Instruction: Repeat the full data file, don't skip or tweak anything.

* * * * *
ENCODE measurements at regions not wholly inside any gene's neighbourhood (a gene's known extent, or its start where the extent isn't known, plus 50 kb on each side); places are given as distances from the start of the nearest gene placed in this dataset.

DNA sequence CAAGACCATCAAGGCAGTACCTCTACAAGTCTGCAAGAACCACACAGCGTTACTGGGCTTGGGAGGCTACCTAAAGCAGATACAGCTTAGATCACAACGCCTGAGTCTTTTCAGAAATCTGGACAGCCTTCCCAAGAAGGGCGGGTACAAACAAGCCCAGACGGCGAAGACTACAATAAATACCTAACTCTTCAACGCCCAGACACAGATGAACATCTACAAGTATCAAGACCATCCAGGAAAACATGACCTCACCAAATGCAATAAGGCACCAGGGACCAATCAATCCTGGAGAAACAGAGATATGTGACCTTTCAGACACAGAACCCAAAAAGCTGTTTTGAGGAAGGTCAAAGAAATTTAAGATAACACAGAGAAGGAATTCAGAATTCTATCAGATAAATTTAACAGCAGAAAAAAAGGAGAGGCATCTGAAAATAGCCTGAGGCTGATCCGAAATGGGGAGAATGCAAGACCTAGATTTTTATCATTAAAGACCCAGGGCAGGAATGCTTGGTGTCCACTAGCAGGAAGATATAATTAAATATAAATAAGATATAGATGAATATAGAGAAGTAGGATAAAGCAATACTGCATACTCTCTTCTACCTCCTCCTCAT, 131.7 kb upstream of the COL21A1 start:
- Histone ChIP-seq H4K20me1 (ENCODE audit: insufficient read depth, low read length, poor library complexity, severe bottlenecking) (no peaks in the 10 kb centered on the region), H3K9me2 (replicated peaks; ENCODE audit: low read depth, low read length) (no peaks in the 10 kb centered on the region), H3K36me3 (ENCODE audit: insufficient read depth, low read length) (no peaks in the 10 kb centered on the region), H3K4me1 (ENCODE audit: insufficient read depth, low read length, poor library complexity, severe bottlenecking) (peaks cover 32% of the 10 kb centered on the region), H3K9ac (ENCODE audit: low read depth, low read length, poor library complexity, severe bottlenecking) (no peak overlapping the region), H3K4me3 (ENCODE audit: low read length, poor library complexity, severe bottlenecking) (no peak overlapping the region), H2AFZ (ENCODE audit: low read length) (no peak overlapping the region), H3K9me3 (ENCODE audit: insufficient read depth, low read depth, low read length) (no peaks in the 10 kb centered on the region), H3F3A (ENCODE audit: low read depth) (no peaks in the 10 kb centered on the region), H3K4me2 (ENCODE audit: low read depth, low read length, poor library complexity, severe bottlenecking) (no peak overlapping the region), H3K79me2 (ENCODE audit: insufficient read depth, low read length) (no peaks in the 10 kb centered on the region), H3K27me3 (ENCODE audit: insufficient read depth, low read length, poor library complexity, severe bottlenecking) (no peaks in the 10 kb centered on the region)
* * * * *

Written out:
ENCODE measurements at regions not wholly inside any gene's neighbourhood (a gene's known extent, or its start where the extent isn't known, plus 50 kb on each side); places are given as distances from the start of the nearest gene placed in this dataset.

DNA sequence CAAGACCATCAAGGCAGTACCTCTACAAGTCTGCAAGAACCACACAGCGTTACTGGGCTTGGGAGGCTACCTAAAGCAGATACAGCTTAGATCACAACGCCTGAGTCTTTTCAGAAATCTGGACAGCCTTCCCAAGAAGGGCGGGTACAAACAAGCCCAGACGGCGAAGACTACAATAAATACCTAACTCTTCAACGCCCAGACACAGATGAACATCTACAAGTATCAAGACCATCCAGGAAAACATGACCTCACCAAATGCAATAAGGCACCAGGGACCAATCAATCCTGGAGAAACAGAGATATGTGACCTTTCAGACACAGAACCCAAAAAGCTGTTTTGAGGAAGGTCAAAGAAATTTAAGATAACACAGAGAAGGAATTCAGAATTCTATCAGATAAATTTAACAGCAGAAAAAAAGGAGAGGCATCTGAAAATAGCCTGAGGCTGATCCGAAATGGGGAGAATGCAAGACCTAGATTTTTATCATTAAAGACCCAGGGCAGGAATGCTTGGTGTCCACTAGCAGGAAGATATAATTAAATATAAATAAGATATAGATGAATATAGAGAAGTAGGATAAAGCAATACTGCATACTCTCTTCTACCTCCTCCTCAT, 131.7 kb upstream of the COL21A1 start:
- Histone ChIP-seq H4K20me1 (ENCODE audit: insufficient read depth, low read length, poor library complexity, severe bottlenecking) (no peaks in the 10 kb centered on the region), H3K9me2 (replicated peaks; ENCODE audit: low read depth, low read length) (no peaks in the 10 kb centered on the region), H3K36me3 (ENCODE audit: insufficient read depth, low read length) (no peaks in the 10 kb centered on the region), H3K4me1 (ENCODE audit: insufficient read depth, low read length, poor library complexity, severe bottlenecking) (peaks cover 32% of the 10 kb centered on the region), H3K9ac (ENCODE audit: low read depth, low read length, poor library complexity, severe bottlenecking) (no peak overlapping the region), H3K4me3 (ENCODE audit: low read length, poor library complexity, severe bottlenecking) (no peak overlapping the region), H2AFZ (ENCODE audit: low read length) (no peak overlapping the region), H3K9me3 (ENCODE audit: insufficient read depth, low read depth, low read length) (no peaks in the 10 kb centered on the region), H3F3A (ENCODE audit: low read depth) (no peaks in the 10 kb centered on the region), H3K4me2 (ENCODE audit: low read depth, low read length, poor library complexity, severe bottlenecking) (no peak overlapping the region), H3K79me2 (ENCODE audit: insufficient read depth, low read length) (no peaks in the 10 kb centered on the region), H3K27me3 (ENCODE audit: insufficient read depth, low read length, poor library complexity, severe bottlenecking) (no peaks in the 10 kb centered on the region)